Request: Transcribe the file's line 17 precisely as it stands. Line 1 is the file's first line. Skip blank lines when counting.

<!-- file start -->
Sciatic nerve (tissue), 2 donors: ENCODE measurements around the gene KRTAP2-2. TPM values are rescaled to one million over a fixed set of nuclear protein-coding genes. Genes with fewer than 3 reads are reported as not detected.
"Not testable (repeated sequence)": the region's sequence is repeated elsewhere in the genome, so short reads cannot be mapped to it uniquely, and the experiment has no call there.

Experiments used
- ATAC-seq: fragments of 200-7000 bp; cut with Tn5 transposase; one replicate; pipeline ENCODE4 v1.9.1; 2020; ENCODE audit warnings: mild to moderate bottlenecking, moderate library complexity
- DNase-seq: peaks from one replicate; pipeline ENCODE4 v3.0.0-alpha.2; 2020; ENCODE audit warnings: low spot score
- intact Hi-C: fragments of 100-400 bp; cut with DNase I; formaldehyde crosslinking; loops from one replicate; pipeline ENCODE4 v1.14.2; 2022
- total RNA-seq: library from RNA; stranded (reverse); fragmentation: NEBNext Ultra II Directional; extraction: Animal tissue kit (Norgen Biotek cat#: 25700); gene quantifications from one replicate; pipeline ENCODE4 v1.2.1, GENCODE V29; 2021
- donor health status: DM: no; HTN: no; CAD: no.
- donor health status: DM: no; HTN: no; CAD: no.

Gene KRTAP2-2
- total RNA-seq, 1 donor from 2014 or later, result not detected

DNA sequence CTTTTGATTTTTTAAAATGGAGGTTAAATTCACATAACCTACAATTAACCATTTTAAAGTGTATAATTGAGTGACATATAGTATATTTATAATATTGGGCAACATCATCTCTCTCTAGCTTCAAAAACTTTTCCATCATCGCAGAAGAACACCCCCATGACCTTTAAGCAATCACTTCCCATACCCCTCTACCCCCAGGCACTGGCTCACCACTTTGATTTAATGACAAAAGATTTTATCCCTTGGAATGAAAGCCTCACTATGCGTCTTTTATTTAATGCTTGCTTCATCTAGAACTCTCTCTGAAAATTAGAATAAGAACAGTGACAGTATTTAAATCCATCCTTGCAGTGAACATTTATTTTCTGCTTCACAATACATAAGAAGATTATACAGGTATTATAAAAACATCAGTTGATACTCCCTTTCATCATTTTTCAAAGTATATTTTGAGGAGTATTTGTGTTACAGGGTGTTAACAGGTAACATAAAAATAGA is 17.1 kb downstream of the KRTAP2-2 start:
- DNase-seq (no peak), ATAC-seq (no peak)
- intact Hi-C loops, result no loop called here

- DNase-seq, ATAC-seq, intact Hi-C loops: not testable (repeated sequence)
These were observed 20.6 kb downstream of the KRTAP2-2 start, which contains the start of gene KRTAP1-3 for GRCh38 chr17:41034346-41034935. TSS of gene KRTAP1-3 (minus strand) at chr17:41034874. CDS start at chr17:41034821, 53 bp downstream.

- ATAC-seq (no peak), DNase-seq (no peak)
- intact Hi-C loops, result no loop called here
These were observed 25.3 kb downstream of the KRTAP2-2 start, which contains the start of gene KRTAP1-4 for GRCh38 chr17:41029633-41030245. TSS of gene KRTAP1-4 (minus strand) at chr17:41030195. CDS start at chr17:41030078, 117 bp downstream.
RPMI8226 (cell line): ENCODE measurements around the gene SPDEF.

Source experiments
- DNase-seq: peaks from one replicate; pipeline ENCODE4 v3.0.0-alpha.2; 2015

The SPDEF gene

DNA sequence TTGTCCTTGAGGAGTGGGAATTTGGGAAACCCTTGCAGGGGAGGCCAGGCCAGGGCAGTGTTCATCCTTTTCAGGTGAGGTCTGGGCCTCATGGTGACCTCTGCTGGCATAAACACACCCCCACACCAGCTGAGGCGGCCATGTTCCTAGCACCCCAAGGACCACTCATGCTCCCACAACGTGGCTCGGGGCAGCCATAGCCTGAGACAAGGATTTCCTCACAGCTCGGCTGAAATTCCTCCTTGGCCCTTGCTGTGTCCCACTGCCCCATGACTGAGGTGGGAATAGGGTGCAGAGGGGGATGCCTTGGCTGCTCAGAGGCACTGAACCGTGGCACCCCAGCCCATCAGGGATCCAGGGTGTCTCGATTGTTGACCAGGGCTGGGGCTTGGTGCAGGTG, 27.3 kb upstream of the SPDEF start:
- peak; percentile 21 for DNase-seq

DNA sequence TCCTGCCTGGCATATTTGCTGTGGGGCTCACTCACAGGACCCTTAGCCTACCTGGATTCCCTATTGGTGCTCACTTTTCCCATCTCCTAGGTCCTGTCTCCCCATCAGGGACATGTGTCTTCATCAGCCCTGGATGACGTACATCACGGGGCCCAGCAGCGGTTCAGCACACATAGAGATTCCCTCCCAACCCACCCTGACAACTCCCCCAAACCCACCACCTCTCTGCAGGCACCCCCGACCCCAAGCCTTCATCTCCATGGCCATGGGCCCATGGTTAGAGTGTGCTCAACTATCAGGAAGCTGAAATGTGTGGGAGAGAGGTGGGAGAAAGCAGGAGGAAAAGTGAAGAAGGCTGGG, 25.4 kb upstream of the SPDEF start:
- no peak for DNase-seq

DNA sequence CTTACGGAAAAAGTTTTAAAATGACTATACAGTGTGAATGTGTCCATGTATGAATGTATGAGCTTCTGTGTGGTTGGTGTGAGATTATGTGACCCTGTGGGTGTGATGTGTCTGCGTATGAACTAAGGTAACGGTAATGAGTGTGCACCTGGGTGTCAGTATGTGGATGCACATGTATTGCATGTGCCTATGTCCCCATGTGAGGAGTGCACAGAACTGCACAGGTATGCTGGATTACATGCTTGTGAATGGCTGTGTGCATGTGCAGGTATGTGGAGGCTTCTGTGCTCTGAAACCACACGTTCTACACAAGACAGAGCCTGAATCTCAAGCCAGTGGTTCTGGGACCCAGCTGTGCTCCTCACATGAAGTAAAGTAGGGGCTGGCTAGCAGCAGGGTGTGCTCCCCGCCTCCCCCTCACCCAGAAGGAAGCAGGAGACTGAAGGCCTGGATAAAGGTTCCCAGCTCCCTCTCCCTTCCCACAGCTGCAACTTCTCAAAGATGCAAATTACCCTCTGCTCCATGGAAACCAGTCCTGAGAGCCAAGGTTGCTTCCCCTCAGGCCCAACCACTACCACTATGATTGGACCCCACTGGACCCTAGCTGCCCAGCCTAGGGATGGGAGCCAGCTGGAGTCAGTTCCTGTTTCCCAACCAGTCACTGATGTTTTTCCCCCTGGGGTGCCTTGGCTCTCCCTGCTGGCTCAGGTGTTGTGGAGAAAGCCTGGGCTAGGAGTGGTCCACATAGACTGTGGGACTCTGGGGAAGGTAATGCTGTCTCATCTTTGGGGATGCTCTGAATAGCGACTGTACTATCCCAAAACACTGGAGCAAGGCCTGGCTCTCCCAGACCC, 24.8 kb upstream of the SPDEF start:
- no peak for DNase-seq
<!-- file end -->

- ATAC-seq (no peak), DNase-seq (no peak)